The purpose of current review is to conduct a systematic overview of articles published between 2019 and 2021 on the relationship of comorbidities and mortality due to Coronavirus Disease 2019 (COVID-19) among the elderly population.
We conducted a systematic search on PubMed for articles published between 2019 and 2021 to identify any cohort and case-control studies that investigated the relationship of comorbidities and COVID-19 mortality among the elderly, defined as 60 years of age and above. Databases were searched independently by two authors. Disagreements were resolved by the inclusion of a third investigator. Reviews, systematic reviews, and meta-analyses were excluded from our systematic review.
A total of 15 studies were selected for our systematic review. Of the included studies, 3 were case-control, 3 were prospective cohort studies and 9 were retrospective cohort studies. As for size, 10 studies were conducted on populations of <1000 participants, 3 ranging from 1001 to 10,000, and 2 on populations of >10,000 individuals. The included studies found that the presence of certain conditions, such as cardiovascular, respiratory, renal diseases, malignancies, diseases of the nervous system and diabetes are associated to increased mortality in populations that consisted of elderly patients.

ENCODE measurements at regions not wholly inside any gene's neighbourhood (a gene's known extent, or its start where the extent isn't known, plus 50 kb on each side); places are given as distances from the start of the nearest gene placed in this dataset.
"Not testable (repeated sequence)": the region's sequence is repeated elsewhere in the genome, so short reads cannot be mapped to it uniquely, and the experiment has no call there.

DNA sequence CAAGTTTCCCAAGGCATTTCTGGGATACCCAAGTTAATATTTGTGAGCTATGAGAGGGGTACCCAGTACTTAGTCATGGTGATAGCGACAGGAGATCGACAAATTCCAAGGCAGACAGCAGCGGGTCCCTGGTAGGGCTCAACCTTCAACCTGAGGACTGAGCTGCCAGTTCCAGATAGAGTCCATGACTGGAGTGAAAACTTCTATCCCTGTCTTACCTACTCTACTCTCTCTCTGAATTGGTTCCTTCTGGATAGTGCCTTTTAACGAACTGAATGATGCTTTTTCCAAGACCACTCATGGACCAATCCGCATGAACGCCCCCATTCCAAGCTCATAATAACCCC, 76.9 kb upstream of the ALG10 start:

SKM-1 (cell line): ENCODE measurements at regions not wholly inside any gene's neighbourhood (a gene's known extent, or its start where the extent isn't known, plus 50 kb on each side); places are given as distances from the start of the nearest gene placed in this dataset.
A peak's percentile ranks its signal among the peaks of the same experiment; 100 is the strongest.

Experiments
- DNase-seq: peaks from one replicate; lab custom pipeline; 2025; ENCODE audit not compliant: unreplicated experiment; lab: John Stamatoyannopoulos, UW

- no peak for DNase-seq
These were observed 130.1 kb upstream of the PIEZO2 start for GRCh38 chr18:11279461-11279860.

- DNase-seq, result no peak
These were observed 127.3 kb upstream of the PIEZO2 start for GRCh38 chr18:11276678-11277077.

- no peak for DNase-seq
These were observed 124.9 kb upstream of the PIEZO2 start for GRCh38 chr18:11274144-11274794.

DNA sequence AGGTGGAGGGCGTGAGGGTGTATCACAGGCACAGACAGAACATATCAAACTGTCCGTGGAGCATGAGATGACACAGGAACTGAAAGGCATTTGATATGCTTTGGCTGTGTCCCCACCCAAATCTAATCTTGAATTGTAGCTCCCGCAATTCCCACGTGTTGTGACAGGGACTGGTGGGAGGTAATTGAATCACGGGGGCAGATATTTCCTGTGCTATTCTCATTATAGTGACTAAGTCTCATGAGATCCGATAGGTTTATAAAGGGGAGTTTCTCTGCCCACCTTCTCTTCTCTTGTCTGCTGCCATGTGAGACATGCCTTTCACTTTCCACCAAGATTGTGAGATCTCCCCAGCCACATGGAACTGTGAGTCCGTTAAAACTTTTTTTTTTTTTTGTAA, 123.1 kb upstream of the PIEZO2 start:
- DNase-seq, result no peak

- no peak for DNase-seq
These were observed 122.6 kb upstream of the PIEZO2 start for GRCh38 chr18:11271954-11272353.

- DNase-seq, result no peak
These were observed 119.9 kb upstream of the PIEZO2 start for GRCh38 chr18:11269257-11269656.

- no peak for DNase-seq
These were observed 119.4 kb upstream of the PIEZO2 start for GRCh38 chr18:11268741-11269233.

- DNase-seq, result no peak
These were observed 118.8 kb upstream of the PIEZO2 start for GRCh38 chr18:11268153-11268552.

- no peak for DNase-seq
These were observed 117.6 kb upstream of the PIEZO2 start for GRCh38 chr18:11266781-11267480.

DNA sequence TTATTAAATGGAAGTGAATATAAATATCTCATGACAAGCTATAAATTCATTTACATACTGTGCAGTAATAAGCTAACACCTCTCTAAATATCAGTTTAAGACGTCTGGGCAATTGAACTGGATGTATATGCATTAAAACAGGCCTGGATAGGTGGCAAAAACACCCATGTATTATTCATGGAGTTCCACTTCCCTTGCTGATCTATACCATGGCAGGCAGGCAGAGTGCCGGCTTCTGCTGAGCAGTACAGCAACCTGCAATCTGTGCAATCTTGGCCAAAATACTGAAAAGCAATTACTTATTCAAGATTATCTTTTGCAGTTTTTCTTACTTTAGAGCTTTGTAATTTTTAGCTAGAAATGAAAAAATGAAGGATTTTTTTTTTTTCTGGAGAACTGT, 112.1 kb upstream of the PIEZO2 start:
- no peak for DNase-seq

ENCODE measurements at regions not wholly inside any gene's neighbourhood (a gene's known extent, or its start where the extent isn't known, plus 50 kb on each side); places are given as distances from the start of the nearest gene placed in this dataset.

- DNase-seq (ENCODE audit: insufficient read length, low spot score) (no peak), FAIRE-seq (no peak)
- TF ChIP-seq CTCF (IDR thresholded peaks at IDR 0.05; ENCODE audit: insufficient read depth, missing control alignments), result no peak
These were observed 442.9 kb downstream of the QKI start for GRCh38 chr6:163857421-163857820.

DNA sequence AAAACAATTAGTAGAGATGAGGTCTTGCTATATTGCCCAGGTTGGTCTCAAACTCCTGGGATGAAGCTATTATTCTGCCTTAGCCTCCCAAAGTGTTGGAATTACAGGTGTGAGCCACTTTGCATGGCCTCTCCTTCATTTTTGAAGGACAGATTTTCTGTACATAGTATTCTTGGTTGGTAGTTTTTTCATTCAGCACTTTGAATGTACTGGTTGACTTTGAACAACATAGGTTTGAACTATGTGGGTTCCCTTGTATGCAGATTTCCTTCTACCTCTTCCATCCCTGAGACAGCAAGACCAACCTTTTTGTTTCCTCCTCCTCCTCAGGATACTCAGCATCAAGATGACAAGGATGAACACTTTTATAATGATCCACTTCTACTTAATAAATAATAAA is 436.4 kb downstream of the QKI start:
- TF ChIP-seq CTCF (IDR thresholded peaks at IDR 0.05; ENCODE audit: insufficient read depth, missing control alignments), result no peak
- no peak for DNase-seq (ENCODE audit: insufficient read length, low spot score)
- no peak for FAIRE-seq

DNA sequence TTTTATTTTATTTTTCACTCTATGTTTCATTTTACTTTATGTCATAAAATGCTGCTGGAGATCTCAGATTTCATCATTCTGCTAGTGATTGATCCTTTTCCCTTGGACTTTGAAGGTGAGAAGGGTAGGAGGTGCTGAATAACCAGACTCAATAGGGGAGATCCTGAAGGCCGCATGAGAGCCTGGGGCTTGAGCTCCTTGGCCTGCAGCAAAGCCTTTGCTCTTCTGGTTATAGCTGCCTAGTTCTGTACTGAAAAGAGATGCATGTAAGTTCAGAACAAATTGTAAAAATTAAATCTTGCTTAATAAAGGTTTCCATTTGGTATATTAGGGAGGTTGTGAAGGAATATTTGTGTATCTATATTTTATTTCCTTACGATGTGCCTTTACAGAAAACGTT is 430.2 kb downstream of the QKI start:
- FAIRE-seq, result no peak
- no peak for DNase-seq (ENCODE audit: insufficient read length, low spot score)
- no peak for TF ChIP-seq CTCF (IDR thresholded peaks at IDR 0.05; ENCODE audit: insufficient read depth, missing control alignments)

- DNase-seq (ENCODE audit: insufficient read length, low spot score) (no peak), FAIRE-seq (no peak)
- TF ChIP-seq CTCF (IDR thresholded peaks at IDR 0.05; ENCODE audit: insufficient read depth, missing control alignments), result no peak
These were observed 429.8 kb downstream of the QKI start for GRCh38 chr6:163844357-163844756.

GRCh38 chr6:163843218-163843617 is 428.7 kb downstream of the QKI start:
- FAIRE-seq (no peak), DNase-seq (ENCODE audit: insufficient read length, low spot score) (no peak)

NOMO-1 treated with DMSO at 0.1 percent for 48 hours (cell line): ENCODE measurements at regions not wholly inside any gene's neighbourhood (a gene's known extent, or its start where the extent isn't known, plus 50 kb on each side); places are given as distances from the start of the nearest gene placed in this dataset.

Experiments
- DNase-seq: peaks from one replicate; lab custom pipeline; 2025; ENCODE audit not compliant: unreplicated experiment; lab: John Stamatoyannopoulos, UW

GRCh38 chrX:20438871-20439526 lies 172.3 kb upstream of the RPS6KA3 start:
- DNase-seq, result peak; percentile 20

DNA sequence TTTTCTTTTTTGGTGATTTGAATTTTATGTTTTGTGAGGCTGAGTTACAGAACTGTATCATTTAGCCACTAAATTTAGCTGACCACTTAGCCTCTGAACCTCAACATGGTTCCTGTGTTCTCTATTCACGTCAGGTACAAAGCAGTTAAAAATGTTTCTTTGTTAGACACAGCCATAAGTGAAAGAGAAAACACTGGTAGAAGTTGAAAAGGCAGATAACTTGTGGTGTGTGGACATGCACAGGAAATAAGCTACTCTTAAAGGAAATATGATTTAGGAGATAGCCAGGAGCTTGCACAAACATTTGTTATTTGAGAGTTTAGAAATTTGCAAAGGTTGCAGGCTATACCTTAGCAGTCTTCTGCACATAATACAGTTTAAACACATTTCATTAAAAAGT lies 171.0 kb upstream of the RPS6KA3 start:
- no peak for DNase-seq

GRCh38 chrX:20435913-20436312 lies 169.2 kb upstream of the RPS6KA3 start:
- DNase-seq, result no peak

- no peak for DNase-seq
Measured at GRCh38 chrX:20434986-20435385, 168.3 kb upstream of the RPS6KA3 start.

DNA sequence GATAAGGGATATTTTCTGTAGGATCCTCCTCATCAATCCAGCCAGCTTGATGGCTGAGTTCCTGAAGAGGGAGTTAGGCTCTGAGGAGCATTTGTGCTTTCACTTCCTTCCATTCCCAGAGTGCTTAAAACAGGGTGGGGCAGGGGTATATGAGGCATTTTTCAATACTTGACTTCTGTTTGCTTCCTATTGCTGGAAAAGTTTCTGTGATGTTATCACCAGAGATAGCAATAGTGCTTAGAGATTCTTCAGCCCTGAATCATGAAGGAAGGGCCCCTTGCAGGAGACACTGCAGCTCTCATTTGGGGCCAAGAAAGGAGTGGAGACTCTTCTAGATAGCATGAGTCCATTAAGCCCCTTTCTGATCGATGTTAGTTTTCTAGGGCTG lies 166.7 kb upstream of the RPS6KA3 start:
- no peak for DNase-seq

Results of our systematic review suggest that comorbidities contribute to increased COVID-19 mortality among the elderly. The detrimental effect of comorbidities and advanced age on the immune response could lead to a more frequent occurrence of symptomatic and severe infections with COVID-19.
Decreased physical activity significantly increases the probability of prevalent metabolic syndrome (MetS) with substantial impact on the expected course of COPD.
Our research aims to assess the metabolic consequences of chronic obstructive pulmonary disease (COPD) and evaluate the prevalence of MetS and its interrelations with age, sex, comorbidities, drug intake, degree of decreased lung function, nutritional status, physical activity and quality of life.
A cross-sectional study was performed on a random sample (n = 401) at the Department of Pulmonary Rehabilitation of the National Koranyi Institute of Pulmonology from March 1, 2019 to March 1, 2020 in Budapest, Hungary. Anthropometric and respiratory function tests and laboratory parameters of all patients were registered.
MetS occurred in 59.1% of COPD patients with significant gender difference (male: 49.7% female: 67.6%). Concerning BMI, the prevalence of MetS was higher with BMI≥25 kg m−2 (P < 0.0001). Patients with this syndrome had significantly worse FEV1%pred (43 (30–56) vs. 47 (36–61); P = 0.028), lower quality of life (CAT: 26 (21–32) vs. 24.5 (19–29); P = 0.049) and significantly more frequent exacerbations (2 (1–3) vs.1 (0–2); P < 0.05), than patients without MetS. The prevalence of comorbidities were higher in overweight/obese patients (BMI> 25 kg m−2).
In COPD patients MetS negatively affect respiratory function and quality of life and promotes exacerbations of the disease. MetS is related to nutritional status and the level of systemic inflammation in COPD patients.